Clerval, who had watched my countenance as I read this letter, was surprised to observe the despair that succeeded to the joy I at first expressed on receiving news from my friends. I threw the letter on the table, and covered my face with my hands.

"My dear Frankenstein," exclaimed Henry, when he perceived me weep with bitterness, "are you always to be unhappy? My dear friend, what has happened?"

I motioned to him to take up the letter, while I walked up and down the room in the extremest agitation. Tears also gushed from the eyes of Clerval, as he read the account of my misfortune.

"I can offer you no consolation, my friend," said he; "your disaster is irreparable. What do you intend to do?"

"To go instantly to Geneva: come with me, Henry, to order the horses."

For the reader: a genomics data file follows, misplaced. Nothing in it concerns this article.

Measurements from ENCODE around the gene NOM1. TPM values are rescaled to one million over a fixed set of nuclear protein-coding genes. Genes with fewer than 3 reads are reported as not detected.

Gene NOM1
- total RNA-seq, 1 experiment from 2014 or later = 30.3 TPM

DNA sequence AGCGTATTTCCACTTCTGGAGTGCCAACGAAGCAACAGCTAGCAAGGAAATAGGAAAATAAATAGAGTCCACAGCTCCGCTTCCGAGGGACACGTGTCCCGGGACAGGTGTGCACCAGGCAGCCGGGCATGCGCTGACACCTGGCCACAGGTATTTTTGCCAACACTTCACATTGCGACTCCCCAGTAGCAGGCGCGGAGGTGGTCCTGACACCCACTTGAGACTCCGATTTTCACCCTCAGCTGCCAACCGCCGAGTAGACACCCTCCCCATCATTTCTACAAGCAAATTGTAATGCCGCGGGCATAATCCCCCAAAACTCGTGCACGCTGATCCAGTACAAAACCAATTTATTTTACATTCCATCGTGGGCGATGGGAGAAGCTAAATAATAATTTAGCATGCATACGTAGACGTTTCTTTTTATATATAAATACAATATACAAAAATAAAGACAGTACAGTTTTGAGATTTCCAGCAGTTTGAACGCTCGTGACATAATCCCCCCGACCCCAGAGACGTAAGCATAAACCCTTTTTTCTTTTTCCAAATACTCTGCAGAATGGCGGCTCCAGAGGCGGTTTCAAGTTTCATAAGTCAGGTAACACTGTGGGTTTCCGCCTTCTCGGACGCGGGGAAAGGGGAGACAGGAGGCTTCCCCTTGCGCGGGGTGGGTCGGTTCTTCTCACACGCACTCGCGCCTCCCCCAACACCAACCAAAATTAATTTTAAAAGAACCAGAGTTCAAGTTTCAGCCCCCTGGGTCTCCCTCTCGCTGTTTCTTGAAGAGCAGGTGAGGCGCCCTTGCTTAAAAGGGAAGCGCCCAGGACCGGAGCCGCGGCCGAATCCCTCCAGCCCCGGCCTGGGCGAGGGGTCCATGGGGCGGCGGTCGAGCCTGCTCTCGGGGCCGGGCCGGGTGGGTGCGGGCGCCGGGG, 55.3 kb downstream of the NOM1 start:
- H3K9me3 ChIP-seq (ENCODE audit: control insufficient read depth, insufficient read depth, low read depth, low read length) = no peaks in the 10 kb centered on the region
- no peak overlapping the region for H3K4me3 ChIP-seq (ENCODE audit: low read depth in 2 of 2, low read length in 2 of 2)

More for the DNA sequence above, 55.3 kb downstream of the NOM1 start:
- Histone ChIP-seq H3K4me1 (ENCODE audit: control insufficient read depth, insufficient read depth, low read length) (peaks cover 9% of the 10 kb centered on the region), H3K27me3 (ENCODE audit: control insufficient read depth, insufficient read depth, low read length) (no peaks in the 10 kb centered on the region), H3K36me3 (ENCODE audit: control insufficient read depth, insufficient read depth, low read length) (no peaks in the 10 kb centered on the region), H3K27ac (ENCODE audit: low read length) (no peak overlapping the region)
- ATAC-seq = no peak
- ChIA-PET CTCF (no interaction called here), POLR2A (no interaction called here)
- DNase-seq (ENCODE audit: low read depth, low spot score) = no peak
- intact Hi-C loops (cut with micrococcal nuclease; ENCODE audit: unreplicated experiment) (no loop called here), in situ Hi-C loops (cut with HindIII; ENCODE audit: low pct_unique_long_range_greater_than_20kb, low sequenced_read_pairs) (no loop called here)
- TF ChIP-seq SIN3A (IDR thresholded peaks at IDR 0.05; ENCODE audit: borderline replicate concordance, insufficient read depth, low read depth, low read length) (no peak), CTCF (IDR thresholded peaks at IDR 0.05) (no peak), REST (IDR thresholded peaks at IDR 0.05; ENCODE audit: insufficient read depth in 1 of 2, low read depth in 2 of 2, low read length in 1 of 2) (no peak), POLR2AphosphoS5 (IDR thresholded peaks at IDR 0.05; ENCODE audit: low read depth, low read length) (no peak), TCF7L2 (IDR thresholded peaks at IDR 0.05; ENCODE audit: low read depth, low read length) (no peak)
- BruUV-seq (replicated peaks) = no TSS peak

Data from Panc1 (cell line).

During our walk, Clerval endeavoured to [raise my spirits. He did not do this by common topics of consolation, but by exhibiting the truest] <say a few words of consolation; he could only express his heartfelt> sympathy. "Poor William!" said he, "[that] dear <lovely> child; he now sleeps with his angel [mother. His] <mother! Who that had seen him bright and joyous in his young beauty, but must weep over his untimely loss! To die so miserably; to feel the murderer's grasp! How much more a murderer, that could destroy such radiance innocence! Poor little fellow! one only consolation have we; his> friends mourn and weep, but he is at [rest: he does not now feel the murderer's grasp; a] <rest. The pang is over, his sufferings are at an end for ever. A> sod covers his gentle form, and he knows no pain. He can no longer be a {MS subject} [fit] subject for pity; [the survivors are the greatest sufferers, and for them time is the only consolation. Those maxims of the Stoics, that death was no evil, and that the mind of man ought to be superior to despair on the eternal absence of a beloved object, ought not to be urged. Even Cato wept over the dead body of his brother] <we must reserve that for his miserable survivors>."